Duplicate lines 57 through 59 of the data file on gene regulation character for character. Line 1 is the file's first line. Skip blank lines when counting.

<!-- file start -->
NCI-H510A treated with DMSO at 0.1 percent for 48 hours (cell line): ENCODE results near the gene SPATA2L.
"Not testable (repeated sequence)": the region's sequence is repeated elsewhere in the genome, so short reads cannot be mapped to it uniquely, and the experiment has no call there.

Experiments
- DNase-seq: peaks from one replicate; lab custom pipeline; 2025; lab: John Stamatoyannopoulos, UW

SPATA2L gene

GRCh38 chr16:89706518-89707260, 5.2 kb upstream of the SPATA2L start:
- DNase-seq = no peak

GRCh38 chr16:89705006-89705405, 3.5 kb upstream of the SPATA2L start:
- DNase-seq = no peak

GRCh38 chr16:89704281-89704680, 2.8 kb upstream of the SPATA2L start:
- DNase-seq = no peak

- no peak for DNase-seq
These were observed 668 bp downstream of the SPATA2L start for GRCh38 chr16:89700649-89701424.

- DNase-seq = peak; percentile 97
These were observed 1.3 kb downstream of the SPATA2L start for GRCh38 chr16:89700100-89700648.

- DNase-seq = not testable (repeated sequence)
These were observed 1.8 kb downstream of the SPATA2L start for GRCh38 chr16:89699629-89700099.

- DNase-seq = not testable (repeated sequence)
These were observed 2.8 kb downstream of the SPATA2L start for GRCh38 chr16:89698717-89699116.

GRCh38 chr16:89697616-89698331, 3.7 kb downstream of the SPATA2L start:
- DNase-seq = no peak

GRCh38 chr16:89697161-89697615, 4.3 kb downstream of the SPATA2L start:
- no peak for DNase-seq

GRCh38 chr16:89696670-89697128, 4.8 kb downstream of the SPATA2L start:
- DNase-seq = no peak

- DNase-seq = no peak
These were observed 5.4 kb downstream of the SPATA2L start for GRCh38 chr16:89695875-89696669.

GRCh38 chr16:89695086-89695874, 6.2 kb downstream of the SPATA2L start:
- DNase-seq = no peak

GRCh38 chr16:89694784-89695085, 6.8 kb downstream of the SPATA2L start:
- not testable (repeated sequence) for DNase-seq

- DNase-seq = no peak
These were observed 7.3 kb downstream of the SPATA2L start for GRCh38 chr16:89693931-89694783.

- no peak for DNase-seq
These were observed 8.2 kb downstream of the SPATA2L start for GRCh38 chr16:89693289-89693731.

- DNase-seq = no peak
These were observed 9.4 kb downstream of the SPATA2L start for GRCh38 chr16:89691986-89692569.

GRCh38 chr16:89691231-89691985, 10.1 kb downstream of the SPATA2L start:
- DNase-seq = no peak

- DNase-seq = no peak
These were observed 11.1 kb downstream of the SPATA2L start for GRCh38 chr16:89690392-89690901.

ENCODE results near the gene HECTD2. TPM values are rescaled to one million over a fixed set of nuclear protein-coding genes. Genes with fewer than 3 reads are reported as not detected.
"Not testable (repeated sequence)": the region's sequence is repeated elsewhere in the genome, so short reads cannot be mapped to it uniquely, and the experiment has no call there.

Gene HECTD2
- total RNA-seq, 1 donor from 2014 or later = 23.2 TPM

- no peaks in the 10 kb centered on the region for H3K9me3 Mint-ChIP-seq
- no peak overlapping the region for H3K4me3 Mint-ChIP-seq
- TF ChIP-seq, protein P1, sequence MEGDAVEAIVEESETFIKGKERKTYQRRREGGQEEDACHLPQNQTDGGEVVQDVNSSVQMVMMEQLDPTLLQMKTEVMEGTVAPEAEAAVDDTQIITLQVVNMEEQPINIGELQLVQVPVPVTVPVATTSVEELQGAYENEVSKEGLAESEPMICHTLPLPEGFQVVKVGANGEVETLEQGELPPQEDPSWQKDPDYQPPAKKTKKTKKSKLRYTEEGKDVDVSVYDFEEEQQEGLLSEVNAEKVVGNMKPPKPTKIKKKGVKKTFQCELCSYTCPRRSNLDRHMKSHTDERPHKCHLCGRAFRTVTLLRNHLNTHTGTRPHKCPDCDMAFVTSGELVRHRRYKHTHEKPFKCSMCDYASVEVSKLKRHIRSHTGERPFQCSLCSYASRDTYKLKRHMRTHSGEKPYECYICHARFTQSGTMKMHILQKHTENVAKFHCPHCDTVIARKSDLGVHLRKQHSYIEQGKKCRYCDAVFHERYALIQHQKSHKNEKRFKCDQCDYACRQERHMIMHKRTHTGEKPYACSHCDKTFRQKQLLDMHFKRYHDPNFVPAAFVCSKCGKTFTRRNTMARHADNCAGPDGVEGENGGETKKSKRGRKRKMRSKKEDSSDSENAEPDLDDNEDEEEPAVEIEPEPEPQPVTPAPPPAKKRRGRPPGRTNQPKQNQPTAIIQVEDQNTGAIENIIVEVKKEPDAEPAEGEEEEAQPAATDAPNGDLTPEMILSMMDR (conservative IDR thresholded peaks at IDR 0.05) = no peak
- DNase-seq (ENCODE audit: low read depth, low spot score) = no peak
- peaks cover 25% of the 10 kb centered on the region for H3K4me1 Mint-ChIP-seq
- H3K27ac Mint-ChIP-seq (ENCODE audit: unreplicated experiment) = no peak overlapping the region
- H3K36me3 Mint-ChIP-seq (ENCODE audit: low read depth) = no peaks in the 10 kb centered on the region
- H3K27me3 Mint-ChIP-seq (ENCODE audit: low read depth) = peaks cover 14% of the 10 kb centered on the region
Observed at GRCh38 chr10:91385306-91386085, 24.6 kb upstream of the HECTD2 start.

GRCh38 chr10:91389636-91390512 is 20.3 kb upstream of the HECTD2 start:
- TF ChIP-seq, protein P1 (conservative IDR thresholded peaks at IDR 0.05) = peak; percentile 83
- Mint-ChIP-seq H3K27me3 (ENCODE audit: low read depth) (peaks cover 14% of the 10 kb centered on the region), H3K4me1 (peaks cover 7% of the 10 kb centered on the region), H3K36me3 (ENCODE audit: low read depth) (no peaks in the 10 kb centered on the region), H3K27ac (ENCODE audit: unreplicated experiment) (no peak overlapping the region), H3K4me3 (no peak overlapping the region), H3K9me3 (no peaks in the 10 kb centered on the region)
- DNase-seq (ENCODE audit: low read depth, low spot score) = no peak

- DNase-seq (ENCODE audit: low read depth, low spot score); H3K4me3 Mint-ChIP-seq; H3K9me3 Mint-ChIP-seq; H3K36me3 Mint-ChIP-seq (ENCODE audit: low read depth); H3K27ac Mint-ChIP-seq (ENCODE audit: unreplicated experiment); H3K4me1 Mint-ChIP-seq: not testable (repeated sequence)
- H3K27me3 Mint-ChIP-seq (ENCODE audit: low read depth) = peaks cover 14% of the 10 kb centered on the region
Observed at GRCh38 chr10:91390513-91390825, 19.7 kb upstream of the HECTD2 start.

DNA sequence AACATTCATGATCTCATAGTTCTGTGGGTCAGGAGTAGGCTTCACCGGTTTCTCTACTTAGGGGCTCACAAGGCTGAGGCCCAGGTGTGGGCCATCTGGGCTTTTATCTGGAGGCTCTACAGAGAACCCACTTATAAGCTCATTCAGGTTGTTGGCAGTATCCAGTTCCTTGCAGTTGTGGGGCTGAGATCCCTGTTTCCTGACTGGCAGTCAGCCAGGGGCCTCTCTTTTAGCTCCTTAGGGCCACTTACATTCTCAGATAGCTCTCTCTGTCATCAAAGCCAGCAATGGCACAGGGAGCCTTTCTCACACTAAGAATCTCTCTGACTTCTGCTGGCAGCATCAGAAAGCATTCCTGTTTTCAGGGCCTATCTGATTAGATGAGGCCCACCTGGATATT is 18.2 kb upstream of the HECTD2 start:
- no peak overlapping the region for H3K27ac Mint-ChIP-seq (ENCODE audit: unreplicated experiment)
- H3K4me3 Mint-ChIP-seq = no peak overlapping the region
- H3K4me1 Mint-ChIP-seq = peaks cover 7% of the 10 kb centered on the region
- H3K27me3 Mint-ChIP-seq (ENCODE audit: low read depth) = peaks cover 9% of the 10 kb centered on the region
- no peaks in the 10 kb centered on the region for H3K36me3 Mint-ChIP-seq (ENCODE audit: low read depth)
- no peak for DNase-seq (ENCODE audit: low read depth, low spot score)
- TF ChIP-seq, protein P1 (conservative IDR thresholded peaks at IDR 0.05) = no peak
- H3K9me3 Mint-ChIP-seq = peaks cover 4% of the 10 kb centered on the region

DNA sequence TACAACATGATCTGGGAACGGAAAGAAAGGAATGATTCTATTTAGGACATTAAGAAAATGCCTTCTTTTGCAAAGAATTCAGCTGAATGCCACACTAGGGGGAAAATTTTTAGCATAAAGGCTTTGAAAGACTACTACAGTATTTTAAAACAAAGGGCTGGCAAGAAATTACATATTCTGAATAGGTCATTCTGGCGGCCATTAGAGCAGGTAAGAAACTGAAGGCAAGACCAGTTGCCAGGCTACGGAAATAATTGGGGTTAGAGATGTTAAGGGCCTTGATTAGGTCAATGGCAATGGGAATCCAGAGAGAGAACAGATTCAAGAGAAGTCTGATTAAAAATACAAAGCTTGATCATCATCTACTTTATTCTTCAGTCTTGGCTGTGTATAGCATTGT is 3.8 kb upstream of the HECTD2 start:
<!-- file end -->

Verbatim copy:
- Mint-ChIP-seq H3K27me3 (ENCODE audit: low read depth) (peaks cover 14% of the 10 kb centered on the region), H3K4me1 (peaks cover 7% of the 10 kb centered on the region), H3K36me3 (ENCODE audit: low read depth) (no peaks in the 10 kb centered on the region), H3K27ac (ENCODE audit: unreplicated experiment) (no peak overlapping the region), H3K4me3 (no peak overlapping the region), H3K9me3 (no peaks in the 10 kb centered on the region)
- DNase-seq (ENCODE audit: low read depth, low spot score) = no peak

- DNase-seq (ENCODE audit: low read depth, low spot score); H3K4me3 Mint-ChIP-seq; H3K9me3 Mint-ChIP-seq; H3K36me3 Mint-ChIP-seq (ENCODE audit: low read depth); H3K27ac Mint-ChIP-seq (ENCODE audit: unreplicated experiment); H3K4me1 Mint-ChIP-seq: not testable (repeated sequence)